The run-up to our performance -with the exception of the nine day campaign I ran for the SU Presidency- was one of the longest and most intensive periods of my life. For a month beforehand, we were in all day, every day rehearsing and refining the show. For the writing team, this meant not only writing the scenes we had yet to set in stone, but also rigorously editing and re-editing the scenes we already had. Scenes that went one way a week ago were rendered brand new the week later.
This intense period of writing and rehearsing is also when I wrote the scene I am most proud of; the ‘Log’ scene. When writing scenes I like to create a rhythm as it goes along, which the dialogue and narration follows. Often this rhythm is the inspiration for the scene in the first place. In this scene, the rhythm builds slowly to a tension point as ‘Charlie’ and ‘Bagman’ are crossing a river via a log, punctuated by a sharp and dramatic moment as Charlie’s phone rings, causing her to slip. Now originally, the music for this scene was to be done by piano, until the ensemble stuck upon the idea of using a vocal soundscape. This immediately added to the scene, not only reinforcing the ‘DIY’ nature of our show as some of us call it by using our own voices to create atmosphere for this scene written from the ground up with a requirement for atmosphere. Thanks to our musical director Jordan Shiel, this soundscape was molded perfectly to the rhythm of the scene.
However I was not simply a writer for this performance. Still maintaining some duties from my time in marketing I went up Lincoln’s famous Steep Hill, to ask bookstores, florists, cafes and other independent businesses if they would be willing to take our leaflets to put in windows and hand out to their customers. Cafes in particular were an excellent place for leaflets, as people are more likely to sit down for an extended period of time and read things such as leaflets. The cafes themselves were also more likely -when I went around- to take leaflets, presumably because having extra reading material in their shops to keep customers sat and ordering drinks was appealing to them. One curious willing taker of leaflets was a ‘Whisky Shop’, with a stereotypical broad-mustached whisky seller at the counter. While my hopes of a rambling band of whisky drinking gentlemen stumbling cheerfully into the theatre for our performance were dashed, we were still able to sell a good enough number of seats that it didn’t make too much difference.
More than writing or marketing though, my primary role in “The Search for a Black-Browed Albatross” was as a performer. This is what occupied the majority of my time leading up to the performance, countless time spent rehearsing and refining the show. Sometimes scene-by-scene, eventually in full run-throughs. This intensive process bonded the group in ways I didn’t think possible as we tackled the problems and possibilities of the piece. Despite not playing a named character in any scene I was still a member of the ensemble, and – as we discovered later in the process when trying to run the show whilst missing only one person – no members of the ensemble were not vital to the performance. Very nature of the show was that we each played a part in the creation of a living, breathing performance assembled from our own experiences.
Performing on the projection was among the more interesting aspects of the show. On the projection I portrayed Charlie’s father when she was younger, and working out positioning so that I appeared larger and Laura -who played a younger version of Charlie- smaller. Not only for still images but for moving and choreographed scenes we had to maintain this aspect ratio between us, which added another layer to the seemingly two-dimensional projected scenes.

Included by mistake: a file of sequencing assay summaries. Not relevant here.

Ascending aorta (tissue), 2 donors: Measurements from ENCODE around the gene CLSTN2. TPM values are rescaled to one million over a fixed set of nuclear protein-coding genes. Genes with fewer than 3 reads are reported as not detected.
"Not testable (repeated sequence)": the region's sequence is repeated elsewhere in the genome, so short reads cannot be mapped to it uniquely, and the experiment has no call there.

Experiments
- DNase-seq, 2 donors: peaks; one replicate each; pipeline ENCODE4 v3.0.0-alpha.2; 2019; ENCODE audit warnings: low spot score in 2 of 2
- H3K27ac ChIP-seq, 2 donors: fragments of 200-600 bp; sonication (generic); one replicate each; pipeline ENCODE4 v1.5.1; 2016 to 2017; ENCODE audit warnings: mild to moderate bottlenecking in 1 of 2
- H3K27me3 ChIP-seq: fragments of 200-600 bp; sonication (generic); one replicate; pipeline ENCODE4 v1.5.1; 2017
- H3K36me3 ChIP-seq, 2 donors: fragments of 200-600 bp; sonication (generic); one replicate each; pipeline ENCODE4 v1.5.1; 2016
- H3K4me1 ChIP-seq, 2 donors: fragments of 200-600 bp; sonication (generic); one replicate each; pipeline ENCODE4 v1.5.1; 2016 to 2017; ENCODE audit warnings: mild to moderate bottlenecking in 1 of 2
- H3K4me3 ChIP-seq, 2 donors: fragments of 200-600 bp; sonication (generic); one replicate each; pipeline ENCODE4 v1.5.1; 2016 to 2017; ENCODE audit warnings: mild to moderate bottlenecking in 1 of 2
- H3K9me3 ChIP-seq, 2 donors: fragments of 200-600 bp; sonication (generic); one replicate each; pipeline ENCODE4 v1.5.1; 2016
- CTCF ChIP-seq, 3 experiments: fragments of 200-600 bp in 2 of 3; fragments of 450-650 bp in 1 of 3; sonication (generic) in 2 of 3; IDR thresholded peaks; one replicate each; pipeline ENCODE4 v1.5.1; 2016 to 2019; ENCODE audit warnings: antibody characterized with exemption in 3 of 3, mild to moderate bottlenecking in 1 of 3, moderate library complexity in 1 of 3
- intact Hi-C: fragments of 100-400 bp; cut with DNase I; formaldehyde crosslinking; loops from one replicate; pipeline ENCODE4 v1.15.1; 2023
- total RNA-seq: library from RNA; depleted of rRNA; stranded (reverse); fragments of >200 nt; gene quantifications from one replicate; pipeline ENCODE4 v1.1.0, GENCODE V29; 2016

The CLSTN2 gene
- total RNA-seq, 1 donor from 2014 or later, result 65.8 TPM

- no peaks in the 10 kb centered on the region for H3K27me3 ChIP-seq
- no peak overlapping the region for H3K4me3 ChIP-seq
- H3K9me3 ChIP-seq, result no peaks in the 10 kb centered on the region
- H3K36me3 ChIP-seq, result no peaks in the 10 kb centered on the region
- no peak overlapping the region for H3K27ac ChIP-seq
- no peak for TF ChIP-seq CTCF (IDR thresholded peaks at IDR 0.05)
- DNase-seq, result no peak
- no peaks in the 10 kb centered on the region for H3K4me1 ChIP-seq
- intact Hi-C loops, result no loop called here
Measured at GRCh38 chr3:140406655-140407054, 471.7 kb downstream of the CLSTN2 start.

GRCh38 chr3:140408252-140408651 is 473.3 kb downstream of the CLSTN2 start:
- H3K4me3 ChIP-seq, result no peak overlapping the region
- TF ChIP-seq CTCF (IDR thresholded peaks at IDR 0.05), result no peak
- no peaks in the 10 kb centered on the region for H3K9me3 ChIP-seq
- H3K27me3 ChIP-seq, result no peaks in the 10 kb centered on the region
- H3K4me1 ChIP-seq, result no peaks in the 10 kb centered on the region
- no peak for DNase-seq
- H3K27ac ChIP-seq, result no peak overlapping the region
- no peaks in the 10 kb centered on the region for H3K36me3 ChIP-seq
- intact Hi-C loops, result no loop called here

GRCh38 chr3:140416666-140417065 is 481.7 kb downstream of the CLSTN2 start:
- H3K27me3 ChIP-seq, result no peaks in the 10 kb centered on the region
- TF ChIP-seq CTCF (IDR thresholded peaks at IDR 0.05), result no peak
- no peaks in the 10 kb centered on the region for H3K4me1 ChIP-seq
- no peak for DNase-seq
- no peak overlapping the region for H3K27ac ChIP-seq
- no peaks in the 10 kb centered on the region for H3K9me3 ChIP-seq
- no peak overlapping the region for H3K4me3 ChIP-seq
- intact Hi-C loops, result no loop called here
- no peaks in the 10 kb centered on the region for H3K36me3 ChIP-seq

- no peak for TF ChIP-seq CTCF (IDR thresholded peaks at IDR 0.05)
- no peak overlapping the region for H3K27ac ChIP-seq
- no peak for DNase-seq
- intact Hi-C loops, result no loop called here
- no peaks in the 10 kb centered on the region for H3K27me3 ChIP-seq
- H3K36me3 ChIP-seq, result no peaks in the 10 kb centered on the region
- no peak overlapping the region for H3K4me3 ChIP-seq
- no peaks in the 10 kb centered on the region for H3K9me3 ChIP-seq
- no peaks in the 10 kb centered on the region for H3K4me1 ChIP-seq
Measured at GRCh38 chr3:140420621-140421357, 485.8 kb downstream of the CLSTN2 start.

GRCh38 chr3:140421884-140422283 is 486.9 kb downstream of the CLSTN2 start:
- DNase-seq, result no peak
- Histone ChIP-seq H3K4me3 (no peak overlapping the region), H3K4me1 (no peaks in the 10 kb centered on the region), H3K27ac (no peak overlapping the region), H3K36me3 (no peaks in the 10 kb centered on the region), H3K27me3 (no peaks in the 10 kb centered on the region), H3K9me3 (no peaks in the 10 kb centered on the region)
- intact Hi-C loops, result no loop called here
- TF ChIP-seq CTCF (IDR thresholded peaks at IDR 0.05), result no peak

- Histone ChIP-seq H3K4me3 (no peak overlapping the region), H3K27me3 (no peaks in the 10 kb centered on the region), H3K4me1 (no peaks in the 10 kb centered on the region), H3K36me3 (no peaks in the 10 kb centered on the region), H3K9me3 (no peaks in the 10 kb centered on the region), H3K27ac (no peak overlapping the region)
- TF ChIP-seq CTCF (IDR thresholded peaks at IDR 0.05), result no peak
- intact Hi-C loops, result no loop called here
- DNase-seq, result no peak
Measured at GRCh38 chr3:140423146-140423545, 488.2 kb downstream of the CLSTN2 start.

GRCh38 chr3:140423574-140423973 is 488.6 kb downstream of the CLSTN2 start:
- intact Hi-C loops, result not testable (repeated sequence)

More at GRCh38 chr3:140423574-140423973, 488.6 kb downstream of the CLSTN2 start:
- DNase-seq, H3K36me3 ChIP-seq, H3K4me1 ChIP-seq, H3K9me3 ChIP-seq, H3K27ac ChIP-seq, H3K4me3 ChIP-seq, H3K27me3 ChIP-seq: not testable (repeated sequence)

However the most challenging aspect of my performance was a scene in which I effectively had to stop acting, and play myself. In order to keep the ethos of honesty woven into our performance, we had elected to include a number of small monologues directly from us -the cast- to the audience. This started with a message from our director Simon Panayi about our choice for open house music, the music we started the show with. Next we had Jordan Shiel explaining his love of bird-watching which inspired the creation of our show, then Elliot Sergeant with the real-life inspiration for our ‘Bagman’ character. When we reached the tail-end of the rehearsal process we realized we still lacked one of these honest monologues about the motivation for Charlie’s journey; the loss of her father.
For this, I was called upon to write something up. As the only one of our company to have lost a parent I was perfectly placed to punctuate this vital theme of our performance. At the time this seemed not to be such a big deal for me. I was simply stating the facts about my relationship with my late mother and how it had affected my life, but by the time we came to the show it seemed so much more meaningful. Having climbed up the steep hill of the rehearsal process and crested the heights of speaking so frankly out of character to an audience about such a personal topic, it certainly was not the kind of performance I was used to.
Regardless of how ‘used to’ it I was, the performance itself went brilliantly. Days later we had people who had been in the audience approaching us to offer their congratulations. It was perhaps one of the most successful performances of my time at university.
The question is; with our performance behind us, what comes next for our company? Are we going to do it all again? Perhaps we will. Regardless of what our next move will be, I will carry my memories of this; our first show in my backpack for a long time to come.